Spiritual Support and Palliative Care

Incorporating Beliefs and Values into Care
Sometimes, with serious illness the emotional and spiritual suffering are every bit as intense as the physical discomfort. Clinicians realize that meeting spiritual, religious and cultural needs are an important part of the care provided to patients and
their families.

Many palliative care teams include a professional board-certified chaplain who helps ensure that a person’s beliefs and values are part of their care plan. They are skilled at helping patients and families ensure that religious or cultural practices are respected and observed. They can be a safe resource for sharing religious or spiritual concerns that arise when faced with serious illness.

When should you request a chaplain? When you:

  • Receive bad news;
  • Are anxious about an upcoming treatment or surgery;
  • Are feeling lonely and isolated from your family and community;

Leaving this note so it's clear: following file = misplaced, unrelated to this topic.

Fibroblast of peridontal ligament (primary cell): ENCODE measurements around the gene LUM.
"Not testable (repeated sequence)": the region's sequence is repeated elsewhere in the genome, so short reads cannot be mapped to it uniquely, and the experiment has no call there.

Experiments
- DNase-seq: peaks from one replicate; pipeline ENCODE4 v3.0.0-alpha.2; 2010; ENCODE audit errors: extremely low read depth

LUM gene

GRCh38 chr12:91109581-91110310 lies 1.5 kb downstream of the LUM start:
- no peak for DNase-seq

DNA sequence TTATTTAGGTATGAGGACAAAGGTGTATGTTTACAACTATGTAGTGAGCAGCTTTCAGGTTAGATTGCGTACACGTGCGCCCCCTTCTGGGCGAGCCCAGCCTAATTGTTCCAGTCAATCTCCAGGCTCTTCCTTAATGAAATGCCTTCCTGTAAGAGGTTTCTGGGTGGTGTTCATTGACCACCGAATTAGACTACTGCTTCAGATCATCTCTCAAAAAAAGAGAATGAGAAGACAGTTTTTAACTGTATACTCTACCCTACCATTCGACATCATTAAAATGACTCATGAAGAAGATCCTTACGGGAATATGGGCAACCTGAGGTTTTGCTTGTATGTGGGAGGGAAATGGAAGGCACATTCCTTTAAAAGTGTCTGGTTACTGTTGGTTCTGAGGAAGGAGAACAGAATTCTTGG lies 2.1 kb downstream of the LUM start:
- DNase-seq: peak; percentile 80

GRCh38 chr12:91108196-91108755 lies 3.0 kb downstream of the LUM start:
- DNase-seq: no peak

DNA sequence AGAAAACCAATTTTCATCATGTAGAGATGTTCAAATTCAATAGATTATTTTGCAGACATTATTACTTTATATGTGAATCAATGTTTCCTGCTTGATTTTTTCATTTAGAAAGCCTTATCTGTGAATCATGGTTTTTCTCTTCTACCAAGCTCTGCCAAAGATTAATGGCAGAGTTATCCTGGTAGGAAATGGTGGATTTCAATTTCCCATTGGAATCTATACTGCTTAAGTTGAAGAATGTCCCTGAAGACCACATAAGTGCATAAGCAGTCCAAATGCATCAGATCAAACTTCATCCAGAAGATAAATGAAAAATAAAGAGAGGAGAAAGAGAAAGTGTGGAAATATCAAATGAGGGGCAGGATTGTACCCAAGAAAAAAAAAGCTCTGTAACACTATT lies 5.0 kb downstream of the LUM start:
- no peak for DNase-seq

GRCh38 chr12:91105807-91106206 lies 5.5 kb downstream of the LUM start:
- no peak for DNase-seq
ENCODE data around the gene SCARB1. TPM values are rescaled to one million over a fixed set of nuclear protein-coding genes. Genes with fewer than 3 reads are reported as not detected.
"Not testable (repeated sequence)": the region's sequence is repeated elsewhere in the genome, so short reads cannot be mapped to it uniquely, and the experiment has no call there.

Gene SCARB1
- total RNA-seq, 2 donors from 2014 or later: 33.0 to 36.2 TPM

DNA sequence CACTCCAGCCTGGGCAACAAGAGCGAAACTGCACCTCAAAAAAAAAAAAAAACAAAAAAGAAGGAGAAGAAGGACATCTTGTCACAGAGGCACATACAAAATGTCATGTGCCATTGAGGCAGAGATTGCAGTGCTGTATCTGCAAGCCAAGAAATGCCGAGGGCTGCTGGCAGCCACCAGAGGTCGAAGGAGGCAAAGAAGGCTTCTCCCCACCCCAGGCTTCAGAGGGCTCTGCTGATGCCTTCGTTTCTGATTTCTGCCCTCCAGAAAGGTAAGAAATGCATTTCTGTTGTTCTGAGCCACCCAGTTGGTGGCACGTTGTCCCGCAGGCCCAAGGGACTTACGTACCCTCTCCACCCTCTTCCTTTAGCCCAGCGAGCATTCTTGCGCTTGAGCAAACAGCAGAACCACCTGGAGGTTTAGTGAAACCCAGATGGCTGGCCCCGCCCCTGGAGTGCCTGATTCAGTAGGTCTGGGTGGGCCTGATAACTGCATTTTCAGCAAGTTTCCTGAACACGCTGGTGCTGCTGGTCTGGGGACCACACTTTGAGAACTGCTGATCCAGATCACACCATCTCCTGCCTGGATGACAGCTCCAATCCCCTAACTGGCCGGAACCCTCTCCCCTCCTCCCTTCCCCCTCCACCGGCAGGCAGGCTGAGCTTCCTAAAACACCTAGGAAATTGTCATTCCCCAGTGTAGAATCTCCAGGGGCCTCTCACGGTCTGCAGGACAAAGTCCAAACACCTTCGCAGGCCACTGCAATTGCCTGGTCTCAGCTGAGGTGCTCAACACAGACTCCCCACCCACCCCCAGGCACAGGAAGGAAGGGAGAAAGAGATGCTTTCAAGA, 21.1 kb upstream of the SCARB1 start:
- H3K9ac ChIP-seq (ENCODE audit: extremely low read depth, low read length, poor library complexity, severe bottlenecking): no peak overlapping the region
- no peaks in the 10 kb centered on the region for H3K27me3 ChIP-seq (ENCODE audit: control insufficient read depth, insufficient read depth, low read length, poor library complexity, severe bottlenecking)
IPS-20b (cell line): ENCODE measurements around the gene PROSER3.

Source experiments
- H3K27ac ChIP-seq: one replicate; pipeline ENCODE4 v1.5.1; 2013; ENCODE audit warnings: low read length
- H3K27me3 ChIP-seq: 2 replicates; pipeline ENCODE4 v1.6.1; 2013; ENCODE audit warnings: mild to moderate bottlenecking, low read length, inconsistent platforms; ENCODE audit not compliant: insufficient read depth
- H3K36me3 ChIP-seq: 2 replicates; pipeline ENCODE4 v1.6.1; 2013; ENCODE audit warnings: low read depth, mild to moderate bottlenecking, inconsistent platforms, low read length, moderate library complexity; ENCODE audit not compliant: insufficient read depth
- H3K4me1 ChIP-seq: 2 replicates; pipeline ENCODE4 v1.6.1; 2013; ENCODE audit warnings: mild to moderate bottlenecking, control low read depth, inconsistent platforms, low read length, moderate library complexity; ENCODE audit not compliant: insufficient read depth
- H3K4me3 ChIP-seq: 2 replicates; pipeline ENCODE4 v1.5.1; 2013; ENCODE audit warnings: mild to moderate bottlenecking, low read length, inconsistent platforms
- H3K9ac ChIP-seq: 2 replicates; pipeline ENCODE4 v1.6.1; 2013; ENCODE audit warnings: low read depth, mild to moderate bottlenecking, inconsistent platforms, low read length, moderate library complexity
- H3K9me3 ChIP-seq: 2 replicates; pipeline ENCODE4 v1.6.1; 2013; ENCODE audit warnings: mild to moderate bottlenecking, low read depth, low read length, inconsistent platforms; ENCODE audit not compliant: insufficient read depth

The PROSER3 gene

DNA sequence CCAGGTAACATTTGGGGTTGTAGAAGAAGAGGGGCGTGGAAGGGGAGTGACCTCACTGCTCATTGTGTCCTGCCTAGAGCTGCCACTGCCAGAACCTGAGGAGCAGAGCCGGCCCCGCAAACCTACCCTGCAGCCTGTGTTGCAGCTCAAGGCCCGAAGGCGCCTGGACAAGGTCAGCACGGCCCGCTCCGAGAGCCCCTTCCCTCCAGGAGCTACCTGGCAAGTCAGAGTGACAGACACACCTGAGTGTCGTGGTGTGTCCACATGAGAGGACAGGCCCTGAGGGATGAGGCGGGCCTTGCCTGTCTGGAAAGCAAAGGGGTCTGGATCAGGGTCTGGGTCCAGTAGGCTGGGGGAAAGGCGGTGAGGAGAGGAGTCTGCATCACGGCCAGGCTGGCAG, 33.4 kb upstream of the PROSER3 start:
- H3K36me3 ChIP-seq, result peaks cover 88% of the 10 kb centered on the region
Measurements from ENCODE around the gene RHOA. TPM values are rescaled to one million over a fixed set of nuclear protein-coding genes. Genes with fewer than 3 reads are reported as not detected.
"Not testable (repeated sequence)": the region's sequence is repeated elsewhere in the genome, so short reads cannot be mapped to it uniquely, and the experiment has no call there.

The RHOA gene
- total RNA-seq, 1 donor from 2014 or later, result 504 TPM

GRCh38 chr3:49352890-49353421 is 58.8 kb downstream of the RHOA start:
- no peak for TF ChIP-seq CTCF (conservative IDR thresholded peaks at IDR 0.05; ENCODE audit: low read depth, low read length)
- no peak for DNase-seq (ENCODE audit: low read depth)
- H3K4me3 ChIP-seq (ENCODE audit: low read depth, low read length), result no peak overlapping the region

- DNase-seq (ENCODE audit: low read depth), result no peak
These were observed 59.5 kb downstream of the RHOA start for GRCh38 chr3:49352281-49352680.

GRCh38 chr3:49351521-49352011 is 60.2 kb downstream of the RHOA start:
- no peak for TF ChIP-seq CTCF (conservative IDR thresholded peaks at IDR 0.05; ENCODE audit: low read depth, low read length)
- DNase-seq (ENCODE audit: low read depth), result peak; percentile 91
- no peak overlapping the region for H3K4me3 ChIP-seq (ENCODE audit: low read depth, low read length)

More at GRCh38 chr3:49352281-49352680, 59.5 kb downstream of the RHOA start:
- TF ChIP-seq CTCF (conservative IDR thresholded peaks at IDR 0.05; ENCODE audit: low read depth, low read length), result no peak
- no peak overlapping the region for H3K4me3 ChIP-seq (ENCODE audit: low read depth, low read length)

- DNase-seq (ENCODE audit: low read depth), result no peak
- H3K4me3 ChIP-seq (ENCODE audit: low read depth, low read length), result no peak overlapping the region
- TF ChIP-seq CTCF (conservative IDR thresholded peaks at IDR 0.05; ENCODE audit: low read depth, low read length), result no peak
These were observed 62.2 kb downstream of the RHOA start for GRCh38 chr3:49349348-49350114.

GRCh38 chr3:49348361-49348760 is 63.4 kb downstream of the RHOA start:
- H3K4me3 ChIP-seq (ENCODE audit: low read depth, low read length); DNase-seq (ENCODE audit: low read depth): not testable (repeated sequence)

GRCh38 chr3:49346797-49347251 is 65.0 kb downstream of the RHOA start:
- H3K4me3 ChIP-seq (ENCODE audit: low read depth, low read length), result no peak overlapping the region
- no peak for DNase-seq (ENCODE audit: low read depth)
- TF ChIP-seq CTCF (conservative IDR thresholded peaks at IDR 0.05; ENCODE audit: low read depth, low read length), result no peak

• Feel you may have lost touch with the meaning and purpose of your life;
  • Feel your religious or spiritual beliefs and practices are not helping you cope as much as you would hope;
  • Feel you might want to be reconnected to a faith community;
  • Are having trouble communicating with your family or your health care team;
  • Have to make decisions about your care and are having trouble sorting out your thoughts;
  • Want help continuing important religious or spiritual practices while in the hospital;
  • Want someone to reach out to your religious or spiritual community for you;
  • Have cultural practices that you would like to engage in or have part of your care.

Source: Center to Advance Palliative Care (CAPC)